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Original Issue


Everybody's wearing bright red and singing instant folk songs in the land of the Razorbacks, where a new dynasty may be in the making

There is this song, Quarterbackin' Man, and all across the state that is so speckled with red—bright red, Arkansas red—you can still hear it on the radio, most any radio, as you heard it for days before the game and on the day of the game itself.

"When Jon Brittenum was a little bitty boy,
Sittin' on his mammy's knee,
Well, he said to his mother, don't you worry now,
Big Frank'll make a quarterback o'me...
Big Frank'll make a quarterback o'me."

You hear it not only in Fayetteville or Little Rock or Fort Smith, but in Possum Grape and Poplar Bluff and Pea Ridge and Terrapin Neck, far along the leafy Ozark hills and then down in the river bottoms where a wild hog—a razorback—looks for acorns when he's not listening to some barefoot fellow hollering at him, "Whoooo, pig, sooey!" or when he's not beating a Texan at football again.

You could hear this song about Jon Brittenum, who beat Texas last week 27-24, and another one about Harry Jones, who helped Brittenum simply by being fast and being there, and songs about last year's unbeaten team. There is, in fact, very little you can hear about in Arkansas now except Coach Frank Broyles's Razorbacks, who may be long gone toward college football's next great winning streak.

If the songs, as sung by groups called The Rivermen and Cecil Buffalo and The Prophets, did not have you convinced in the last few days before the game, the signs did. Like the songs, they were everywhere, at food markets, real-estate offices, bank buildings, restaurants, service stations and theater marquees. They said, "Go, Hogs, go. Beat Texas. Fryers 29¢ a pound," and, "Beat Texas. Apples $1.99," and, "No Vacancy. Beat Texas," and one of them was even on a church—the First Baptist Church of Fayetteville—and it said, "Football is only a game. Eternal things are spiritual. Nevertheless, beat Texas."

The people who made the signs wore red hats, red vests, red coats, red dresses, red ties, and the red banners were dangling down from high windows and roofs just everywhere, and the songs—instant folk songs—kept peeling all these layers off your brain, so how were even the amazing Texas Longhorns supposed to win a game in that atmosphere? They weren't. Even after the Longhorns came from a stunning 20 points behind to lead by 24-20 with just four minutes left and Arkansas was back on its own 20-yard line, Texas was not supposed to win last Saturday because of all this belief that had been mustered from the hills and river bottoms and given to Jon Brittenum and the fastest team in the land.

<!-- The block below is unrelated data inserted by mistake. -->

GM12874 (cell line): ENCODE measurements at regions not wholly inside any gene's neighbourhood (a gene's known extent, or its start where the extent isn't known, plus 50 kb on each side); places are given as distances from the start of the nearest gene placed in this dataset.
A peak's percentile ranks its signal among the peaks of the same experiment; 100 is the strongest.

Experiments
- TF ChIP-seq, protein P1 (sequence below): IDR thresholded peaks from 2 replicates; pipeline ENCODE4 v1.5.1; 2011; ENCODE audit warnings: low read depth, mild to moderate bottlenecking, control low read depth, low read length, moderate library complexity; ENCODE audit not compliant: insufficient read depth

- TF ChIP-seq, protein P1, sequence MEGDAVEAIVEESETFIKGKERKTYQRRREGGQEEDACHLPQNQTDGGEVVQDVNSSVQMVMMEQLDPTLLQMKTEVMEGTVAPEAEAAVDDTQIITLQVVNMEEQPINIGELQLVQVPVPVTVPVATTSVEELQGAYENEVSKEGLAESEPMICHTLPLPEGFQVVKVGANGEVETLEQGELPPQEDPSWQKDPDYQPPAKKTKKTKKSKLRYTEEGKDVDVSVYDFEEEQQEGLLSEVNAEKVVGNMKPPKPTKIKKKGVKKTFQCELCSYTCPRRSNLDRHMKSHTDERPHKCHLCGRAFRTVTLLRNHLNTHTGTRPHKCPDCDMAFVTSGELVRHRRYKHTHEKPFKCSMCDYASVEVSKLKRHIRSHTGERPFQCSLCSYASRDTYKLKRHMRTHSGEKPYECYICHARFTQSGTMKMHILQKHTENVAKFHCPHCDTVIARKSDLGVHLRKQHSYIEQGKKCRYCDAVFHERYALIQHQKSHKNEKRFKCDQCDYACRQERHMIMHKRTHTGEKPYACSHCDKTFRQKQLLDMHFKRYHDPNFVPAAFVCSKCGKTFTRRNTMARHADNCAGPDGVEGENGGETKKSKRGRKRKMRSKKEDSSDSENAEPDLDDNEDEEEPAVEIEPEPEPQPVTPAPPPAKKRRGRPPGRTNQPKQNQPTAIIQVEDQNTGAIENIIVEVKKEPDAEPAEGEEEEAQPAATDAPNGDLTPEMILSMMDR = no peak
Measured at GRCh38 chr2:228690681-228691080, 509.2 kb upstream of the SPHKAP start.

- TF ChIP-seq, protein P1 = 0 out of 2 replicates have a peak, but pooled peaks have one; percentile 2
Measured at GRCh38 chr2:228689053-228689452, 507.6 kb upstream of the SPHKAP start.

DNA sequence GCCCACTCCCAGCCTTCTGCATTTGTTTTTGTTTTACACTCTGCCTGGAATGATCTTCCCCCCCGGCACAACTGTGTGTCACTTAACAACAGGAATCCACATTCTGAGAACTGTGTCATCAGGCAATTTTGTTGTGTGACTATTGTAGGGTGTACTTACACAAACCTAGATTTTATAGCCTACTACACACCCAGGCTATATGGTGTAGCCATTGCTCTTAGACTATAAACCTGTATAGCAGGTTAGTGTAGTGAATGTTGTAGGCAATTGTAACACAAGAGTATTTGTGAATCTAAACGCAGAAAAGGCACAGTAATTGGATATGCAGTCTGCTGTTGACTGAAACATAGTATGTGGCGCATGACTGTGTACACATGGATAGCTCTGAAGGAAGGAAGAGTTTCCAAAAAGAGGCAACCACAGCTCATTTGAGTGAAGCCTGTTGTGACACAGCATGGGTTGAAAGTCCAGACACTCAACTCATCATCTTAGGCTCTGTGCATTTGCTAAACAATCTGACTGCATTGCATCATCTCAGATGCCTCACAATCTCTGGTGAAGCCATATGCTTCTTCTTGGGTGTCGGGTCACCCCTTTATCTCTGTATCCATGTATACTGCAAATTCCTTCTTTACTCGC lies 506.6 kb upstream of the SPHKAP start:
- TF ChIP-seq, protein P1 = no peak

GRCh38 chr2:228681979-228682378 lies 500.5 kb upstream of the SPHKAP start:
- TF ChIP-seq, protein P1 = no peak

"Well, Jon, he said to the coaches,
Let me toss that pigskin around,
If I call the signals for your Razor-back team,
I know I'll do the best I can...
You know I'll do the best I can."

Now in those last four minutes of the splendid, excruciating game that everyone knew it would be, Jon Brittenum did his best, all right. He completed six passes and drove Arkansas 80 yards to the winning touchdown while Frank Broyles's shirttail came out ("If Frank's shirttail don't come out," said a Razorback before the kick off, "we know he ain't come to the game yet") and 42,000 people made noises that sounded like an attack from another planet, or Cecil Buffalo and The Prophets. When Brittenum, an unemotional and heretofore unpredictable junior from a town called Brinkley, punched into Texas' end zone from the one-yard line with just 1:32 left to play, a national television audience as well as all of Arkansas saw helmets sail into the air almost as high as Broyles jumped, and red-sheathed Razorbacks on the field and sideline hugging, kissing and weeping like soldiers who had been rescued.

It was the deservedly dramatic end, unreservedly glorious for Arkansas and frightfully bitter for Texas, to what had been a truly remarkable encounter. It was a game all twisted up with vicious fundamental excellence in one moment and burst apart by incredible mistakes in another by teams which usually make such mistakes once every, oh, three or four years. Consider how Arkansas ripped to its 20-0 lead in the first 19 minutes. Well, first, just consider that, a 20-0 lead over the No. 1 team in the nation, Texas, Darrell Royal's Texas, a team grimly dedicated to avenging last year's loss to Arkansas, which cost it the national championship, and a team which had never under Royal lost twice in a row to anybody.

For example, here was a 58-yard Arkansas punt seemingly bouncing toward the Texas end zone, with the score 0-0, a routine play, with the teams still shadowboxing. Up pops Phil Harris, Texas' smartest, most talented halfback, to field it unwisely at his five even though Arkansas End Richard Trail was pouring down on him, no farther away than Harris' face guard. You could hear the lick. And the ball squirted conveniently across the Texas goal, where two delirious and equally shocked Razorbacks wrestled for it. Touchdown.

"Of course it was bizarre," said Broyles later. "But our kids were fast enough to be there to hit him and get the ball. Luck follows speed."